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I have a set of DEM tiles (TIFF format) retrieved from https://cteco.uconn.edu/data/download/flight2016/index.htm which I would like to convert to 16-bit PNG format so that I can use them as heightmaps in Unreal Engine 5.

Referencing this question and this question, I downloaded QGIS3 and used the Raster → Conversion → Translate menu to attempt conversion to UInt16 with the following command:

gdal_translate -ot UInt16 -of PNG H:/Programming/Heightmaps/840630nw_x0_y0.tif H:/Programming/Heightmaps/output.png

The resulting image, however, is completely black and trying to import it into UE5 gives me a completely flat landscape so it's not just the preview unable to render. When I inspect its properties using the Windows context menu, I see that the pixel depth is 64 bits as opposed to the 16 I would expect. If I try any of the other output data types such as Byte, I get a depth of 8 bits which results in a blocky heightmap.

I don't work in the GIS space and have never done any image manipulation so talk of bands and depth goes a bit over my head. I am hoping someone can explain what might be going wrong and how I can fix it.

EDIT: Results from commands suggested by @user2856 here.

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    Works for me. Make sure you download the file labelled "DEM", not "TIFF", e.g. cteco.uconn.edu/download/DEM/2016/tiles/790755_nw.zip. The zip contains a GeoTIFF, but it's the actual elevation data, not just an image. I then ran gdal_translate -ot UInt16 -of PNG 790755_nw.tif 790755_nw.png and got a single band 16bit PNG with correct elevation values (checked in QGIS). If this is not working for you, edit your question and add the outputs of gdalinfo -stats 840630nw_x0_y0.tif and the same for the output png.
    – user2856
    Jul 16, 2021 at 0:49
  • Forgot to mention... my output png looked completely black when I accidentally opened it in the default Windows image viewer, but that because that software was designed to handle pictures, i.e 3 or 4 channel (band) RGB or RGB+Alpha 8bit per channel files. I notice Windows reports your output as 64bit, which makes me think you may have downloaded the "TIFF" image (your output png would have 4 channels, each 16bit == 64bit). If your input tif is a few mb file size (790755_nw.zip DEM is 3.7mb), you've got the elevation, if it's hundreds (790755_nw.zip TIFF is >300mb) you got the aerial imagery.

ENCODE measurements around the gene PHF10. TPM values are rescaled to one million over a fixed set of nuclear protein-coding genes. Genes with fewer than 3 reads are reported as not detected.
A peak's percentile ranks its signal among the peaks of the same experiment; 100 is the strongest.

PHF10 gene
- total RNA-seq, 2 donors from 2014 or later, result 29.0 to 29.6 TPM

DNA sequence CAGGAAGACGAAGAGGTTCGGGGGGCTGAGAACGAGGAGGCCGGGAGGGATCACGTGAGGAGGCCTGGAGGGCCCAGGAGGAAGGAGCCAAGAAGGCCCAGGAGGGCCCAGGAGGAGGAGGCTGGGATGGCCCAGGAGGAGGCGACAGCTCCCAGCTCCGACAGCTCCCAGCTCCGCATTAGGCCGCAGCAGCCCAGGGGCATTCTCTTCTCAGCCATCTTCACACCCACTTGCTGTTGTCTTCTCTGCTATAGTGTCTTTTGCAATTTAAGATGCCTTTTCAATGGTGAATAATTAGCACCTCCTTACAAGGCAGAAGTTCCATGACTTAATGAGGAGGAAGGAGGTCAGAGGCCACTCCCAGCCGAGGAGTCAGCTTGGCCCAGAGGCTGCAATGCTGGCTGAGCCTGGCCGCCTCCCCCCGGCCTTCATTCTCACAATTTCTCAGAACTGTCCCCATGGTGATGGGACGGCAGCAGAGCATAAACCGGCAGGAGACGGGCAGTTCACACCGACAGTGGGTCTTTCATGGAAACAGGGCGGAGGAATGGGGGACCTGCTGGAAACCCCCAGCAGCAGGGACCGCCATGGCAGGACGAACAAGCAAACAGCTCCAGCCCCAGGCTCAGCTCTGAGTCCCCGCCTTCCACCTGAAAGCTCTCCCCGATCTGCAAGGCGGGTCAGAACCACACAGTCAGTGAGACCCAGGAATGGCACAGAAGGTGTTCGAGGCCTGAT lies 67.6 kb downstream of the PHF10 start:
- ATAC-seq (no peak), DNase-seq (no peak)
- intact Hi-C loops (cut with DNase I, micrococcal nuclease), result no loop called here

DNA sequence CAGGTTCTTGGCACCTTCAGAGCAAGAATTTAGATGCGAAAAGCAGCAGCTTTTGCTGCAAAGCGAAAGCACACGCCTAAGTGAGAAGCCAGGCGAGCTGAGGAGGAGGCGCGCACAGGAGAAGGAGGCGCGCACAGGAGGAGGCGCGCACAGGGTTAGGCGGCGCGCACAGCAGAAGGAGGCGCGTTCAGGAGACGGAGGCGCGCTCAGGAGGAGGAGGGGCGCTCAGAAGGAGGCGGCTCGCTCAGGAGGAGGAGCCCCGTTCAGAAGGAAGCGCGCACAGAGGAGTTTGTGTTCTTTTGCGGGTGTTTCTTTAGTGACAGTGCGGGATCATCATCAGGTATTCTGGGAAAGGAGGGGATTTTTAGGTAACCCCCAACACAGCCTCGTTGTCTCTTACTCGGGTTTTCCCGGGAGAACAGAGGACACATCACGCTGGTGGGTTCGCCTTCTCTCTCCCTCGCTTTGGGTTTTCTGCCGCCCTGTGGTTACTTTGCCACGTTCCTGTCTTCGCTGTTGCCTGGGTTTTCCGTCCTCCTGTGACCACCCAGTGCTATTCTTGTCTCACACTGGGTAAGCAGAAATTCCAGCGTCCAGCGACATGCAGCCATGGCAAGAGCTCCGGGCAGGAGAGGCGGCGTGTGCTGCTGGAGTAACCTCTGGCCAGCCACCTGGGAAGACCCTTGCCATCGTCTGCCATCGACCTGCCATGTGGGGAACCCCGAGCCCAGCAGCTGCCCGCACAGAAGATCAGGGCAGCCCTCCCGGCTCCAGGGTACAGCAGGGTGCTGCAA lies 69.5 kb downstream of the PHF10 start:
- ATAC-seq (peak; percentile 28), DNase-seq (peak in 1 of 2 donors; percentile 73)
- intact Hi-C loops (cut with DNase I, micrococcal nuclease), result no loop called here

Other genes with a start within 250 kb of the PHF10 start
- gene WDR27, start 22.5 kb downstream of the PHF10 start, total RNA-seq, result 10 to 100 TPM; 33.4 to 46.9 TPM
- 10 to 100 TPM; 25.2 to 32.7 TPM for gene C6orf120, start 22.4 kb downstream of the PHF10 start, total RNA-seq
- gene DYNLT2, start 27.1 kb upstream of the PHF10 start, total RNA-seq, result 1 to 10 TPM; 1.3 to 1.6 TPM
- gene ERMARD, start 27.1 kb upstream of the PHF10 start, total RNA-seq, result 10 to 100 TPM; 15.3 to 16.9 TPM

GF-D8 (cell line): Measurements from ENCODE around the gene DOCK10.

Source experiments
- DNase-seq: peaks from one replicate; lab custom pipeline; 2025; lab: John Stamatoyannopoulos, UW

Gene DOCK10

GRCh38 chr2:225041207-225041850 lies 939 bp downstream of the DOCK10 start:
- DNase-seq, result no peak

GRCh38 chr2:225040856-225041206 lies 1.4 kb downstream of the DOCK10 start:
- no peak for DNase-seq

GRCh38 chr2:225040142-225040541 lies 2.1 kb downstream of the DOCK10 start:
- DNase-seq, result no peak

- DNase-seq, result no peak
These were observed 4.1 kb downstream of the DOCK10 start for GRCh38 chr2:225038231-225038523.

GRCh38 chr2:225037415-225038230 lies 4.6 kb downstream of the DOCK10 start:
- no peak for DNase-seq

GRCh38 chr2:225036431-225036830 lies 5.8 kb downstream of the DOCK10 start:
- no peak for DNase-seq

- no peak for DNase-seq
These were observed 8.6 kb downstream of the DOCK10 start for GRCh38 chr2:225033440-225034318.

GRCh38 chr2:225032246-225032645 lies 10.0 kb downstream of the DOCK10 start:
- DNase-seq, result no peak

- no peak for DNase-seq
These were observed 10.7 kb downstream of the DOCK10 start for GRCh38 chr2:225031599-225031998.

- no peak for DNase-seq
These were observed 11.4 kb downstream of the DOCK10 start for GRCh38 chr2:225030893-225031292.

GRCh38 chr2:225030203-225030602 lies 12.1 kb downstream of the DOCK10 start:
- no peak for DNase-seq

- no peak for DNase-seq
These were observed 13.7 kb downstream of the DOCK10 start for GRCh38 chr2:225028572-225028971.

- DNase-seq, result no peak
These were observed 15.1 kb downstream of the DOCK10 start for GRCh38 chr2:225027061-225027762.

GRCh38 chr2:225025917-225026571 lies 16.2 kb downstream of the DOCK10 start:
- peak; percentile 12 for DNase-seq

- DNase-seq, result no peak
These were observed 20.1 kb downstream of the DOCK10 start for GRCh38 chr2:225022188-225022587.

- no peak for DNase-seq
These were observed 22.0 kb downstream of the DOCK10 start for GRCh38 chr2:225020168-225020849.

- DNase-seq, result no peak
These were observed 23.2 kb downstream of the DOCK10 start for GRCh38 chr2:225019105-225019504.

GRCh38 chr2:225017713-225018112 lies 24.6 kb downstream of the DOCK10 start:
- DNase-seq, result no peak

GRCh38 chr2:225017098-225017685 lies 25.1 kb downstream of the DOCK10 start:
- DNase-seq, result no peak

– user2856
    Jul 16, 2021 at 2:49
  • Okay; interesting. I re-downloaded all the tiles making sure to get the DEM versions. I thought maybe that solved my problem since the first one I converted came out properly as 16-bit. However the second is still producing a 64-bit result. I also get an error in QGIS with that one: Warning 1: for band 1, nodata value has been clamped to 0, the original value being out of range. I am updating the question with the results from the console commands.
    – Matt
    Jul 16, 2021 at 4:10
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    No your output PNG is 16 bit according to the gdalinfo output, the only difference I can see is the NoData value metadata. Try adding -a_nodata None in "Additional command-line parameters" - gdal_translate -ot UInt16 -of PNG -a_nodata None 840625_nw.tif 840625_nw.png
    – user2856
    Jul 16, 2021 at 4:58
  • Hmm it got rid of the error but Windows still shows that file as having 64-bit depth although I see from gdalinfo that it is indeed UInt16. I get the same flat plane when importing either result into UE5 though so it seems even the one that's "working" isn't actually working.
    – Matt
    Jul 16, 2021 at 5:15

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